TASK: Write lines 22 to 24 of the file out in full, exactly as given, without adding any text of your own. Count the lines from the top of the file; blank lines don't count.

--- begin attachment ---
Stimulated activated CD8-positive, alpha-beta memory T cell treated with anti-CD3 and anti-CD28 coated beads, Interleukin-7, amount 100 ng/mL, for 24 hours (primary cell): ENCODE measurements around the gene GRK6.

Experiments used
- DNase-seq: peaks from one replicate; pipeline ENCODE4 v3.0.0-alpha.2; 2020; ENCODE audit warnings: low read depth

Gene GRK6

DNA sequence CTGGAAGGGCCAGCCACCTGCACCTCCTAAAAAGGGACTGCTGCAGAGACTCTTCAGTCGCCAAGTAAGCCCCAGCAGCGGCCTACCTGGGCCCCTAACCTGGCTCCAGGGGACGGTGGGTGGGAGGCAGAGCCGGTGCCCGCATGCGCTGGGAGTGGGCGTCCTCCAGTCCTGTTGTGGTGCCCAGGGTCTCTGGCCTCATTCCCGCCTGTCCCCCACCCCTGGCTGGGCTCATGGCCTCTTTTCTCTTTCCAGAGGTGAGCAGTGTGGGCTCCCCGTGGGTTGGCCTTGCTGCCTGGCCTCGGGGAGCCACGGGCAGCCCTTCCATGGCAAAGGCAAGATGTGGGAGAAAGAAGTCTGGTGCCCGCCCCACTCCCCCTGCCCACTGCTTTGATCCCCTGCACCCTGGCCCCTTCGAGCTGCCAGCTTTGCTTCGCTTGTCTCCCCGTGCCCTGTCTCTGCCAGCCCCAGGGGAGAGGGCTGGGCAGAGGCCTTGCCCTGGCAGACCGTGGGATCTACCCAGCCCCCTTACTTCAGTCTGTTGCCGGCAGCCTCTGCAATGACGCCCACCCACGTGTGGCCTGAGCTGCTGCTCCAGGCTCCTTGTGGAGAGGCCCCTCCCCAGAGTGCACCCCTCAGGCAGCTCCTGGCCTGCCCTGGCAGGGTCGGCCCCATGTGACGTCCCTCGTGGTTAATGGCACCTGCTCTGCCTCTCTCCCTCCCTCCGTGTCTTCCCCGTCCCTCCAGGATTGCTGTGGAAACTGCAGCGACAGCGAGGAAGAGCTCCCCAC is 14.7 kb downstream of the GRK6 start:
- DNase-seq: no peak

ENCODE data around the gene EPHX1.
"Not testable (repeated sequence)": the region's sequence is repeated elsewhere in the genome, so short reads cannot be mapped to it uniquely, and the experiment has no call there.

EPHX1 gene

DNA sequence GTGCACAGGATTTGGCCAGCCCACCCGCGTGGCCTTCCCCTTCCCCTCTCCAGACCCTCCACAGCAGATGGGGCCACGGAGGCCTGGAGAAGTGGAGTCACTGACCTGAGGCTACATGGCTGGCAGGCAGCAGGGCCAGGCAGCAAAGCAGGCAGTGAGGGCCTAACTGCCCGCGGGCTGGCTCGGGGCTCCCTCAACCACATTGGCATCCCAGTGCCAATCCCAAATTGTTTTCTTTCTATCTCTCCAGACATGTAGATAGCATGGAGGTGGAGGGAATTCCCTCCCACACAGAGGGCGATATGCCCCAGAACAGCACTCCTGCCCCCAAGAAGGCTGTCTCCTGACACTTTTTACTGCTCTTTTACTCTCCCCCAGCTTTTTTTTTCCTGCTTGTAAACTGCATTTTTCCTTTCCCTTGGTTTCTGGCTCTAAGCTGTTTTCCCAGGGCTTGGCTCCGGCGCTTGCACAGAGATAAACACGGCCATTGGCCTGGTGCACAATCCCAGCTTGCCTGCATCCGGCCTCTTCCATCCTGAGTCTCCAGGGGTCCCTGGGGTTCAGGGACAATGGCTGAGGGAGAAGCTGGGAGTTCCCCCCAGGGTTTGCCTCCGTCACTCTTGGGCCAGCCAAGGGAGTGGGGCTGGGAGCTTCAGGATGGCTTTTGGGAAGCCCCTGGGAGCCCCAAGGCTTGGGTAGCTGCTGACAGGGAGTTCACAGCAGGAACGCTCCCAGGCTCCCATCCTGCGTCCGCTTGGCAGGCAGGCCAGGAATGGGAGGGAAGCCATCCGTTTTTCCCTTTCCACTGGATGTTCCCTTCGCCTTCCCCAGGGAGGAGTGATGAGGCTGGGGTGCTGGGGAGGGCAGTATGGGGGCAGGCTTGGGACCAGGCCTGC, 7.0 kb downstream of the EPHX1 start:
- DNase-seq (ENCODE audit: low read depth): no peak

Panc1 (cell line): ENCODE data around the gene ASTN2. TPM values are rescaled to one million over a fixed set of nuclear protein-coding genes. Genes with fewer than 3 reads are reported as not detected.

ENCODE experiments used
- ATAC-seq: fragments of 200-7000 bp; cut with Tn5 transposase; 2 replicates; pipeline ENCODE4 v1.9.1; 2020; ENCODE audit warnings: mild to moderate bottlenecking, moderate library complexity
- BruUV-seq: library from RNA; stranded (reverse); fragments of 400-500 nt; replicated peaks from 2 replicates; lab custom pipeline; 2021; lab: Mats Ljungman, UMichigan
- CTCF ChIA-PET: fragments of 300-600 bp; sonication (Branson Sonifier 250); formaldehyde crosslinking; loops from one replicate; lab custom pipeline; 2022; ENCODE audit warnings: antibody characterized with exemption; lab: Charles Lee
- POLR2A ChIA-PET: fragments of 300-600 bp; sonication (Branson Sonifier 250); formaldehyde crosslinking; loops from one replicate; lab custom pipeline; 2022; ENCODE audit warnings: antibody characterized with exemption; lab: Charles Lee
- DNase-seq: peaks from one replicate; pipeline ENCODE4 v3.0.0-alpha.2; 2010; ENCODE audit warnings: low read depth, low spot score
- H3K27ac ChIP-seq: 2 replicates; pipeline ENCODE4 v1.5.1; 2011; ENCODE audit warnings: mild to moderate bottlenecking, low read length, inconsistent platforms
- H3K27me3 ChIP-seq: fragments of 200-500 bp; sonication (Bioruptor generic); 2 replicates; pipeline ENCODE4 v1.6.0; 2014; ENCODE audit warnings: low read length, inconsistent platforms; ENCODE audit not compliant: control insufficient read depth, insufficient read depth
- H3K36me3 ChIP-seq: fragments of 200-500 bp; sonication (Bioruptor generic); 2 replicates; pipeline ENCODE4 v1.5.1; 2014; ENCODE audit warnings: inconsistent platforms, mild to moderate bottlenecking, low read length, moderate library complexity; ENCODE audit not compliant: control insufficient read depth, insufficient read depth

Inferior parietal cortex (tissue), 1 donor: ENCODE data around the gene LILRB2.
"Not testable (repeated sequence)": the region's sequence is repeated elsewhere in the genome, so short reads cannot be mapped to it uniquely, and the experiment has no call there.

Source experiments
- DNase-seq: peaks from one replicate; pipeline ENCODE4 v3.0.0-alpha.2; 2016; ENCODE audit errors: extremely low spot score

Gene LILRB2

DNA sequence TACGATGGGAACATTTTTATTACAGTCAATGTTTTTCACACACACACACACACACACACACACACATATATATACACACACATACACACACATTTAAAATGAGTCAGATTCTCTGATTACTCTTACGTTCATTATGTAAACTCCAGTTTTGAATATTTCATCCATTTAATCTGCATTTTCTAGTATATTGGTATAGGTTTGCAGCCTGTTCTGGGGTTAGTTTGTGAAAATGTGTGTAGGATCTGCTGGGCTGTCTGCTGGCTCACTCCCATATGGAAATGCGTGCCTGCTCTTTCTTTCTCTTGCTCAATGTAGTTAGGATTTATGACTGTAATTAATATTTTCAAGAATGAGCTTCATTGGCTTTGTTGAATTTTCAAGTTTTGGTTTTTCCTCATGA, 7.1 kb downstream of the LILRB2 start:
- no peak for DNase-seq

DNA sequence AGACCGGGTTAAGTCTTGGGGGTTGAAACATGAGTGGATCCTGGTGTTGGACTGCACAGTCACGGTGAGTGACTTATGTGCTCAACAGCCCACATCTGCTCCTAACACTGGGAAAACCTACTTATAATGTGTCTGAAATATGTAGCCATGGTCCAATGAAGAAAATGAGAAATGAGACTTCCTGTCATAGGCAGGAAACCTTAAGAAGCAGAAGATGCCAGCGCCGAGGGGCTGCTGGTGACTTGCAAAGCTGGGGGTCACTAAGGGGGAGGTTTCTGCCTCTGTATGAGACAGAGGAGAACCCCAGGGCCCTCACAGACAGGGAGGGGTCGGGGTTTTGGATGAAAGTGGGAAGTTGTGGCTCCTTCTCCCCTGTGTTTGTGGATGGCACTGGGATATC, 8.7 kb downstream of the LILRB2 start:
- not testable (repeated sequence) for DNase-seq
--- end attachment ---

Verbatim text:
Inferior parietal cortex (tissue), 1 donor: ENCODE data around the gene LILRB2.
"Not testable (repeated sequence)": the region's sequence is repeated elsewhere in the genome, so short reads cannot be mapped to it uniquely, and the experiment has no call there.

Source experiments